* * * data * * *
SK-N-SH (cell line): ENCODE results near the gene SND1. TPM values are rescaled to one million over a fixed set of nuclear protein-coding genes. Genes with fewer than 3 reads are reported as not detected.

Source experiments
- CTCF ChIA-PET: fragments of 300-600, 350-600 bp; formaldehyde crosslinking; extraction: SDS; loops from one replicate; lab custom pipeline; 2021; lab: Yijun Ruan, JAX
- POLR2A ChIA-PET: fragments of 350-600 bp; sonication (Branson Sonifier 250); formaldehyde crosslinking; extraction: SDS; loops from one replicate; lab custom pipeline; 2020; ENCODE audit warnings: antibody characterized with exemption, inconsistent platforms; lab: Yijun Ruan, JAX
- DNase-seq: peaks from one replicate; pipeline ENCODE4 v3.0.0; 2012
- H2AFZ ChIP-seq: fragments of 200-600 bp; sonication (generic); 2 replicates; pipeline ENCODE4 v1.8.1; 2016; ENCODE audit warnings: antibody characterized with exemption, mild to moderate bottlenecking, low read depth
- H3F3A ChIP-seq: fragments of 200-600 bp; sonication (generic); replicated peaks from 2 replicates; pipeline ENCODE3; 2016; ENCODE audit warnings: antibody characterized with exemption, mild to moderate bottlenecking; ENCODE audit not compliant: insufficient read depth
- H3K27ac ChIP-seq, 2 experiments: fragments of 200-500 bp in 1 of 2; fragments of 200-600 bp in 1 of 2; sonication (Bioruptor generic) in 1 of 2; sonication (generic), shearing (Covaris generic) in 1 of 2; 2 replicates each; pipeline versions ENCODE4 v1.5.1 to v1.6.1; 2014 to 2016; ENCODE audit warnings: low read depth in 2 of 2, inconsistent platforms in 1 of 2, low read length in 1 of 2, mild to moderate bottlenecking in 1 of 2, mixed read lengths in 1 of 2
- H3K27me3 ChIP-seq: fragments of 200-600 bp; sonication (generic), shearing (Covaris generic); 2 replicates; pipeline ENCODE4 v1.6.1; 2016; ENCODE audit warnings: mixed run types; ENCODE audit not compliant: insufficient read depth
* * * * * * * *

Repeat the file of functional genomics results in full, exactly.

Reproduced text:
SK-N-SH (cell line): ENCODE results near the gene SND1. TPM values are rescaled to one million over a fixed set of nuclear protein-coding genes. Genes with fewer than 3 reads are reported as not detected.

Source experiments
- CTCF ChIA-PET: fragments of 300-600, 350-600 bp; formaldehyde crosslinking; extraction: SDS; loops from one replicate; lab custom pipeline; 2021; lab: Yijun Ruan, JAX
- POLR2A ChIA-PET: fragments of 350-600 bp; sonication (Branson Sonifier 250); formaldehyde crosslinking; extraction: SDS; loops from one replicate; lab custom pipeline; 2020; ENCODE audit warnings: antibody characterized with exemption, inconsistent platforms; lab: Yijun Ruan, JAX
- DNase-seq: peaks from one replicate; pipeline ENCODE4 v3.0.0; 2012
- H2AFZ ChIP-seq: fragments of 200-600 bp; sonication (generic); 2 replicates; pipeline ENCODE4 v1.8.1; 2016; ENCODE audit warnings: antibody characterized with exemption, mild to moderate bottlenecking, low read depth
- H3F3A ChIP-seq: fragments of 200-600 bp; sonication (generic); replicated peaks from 2 replicates; pipeline ENCODE3; 2016; ENCODE audit warnings: antibody characterized with exemption, mild to moderate bottlenecking; ENCODE audit not compliant: insufficient read depth
- H3K27ac ChIP-seq, 2 experiments: fragments of 200-500 bp in 1 of 2; fragments of 200-600 bp in 1 of 2; sonication (Bioruptor generic) in 1 of 2; sonication (generic), shearing (Covaris generic) in 1 of 2; 2 replicates each; pipeline versions ENCODE4 v1.5.1 to v1.6.1; 2014 to 2016; ENCODE audit warnings: low read depth in 2 of 2, inconsistent platforms in 1 of 2, low read length in 1 of 2, mild to moderate bottlenecking in 1 of 2, mixed read lengths in 1 of 2
- H3K27me3 ChIP-seq: fragments of 200-600 bp; sonication (generic), shearing (Covaris generic); 2 replicates; pipeline ENCODE4 v1.6.1; 2016; ENCODE audit warnings: mixed run types; ENCODE audit not compliant: insufficient read depth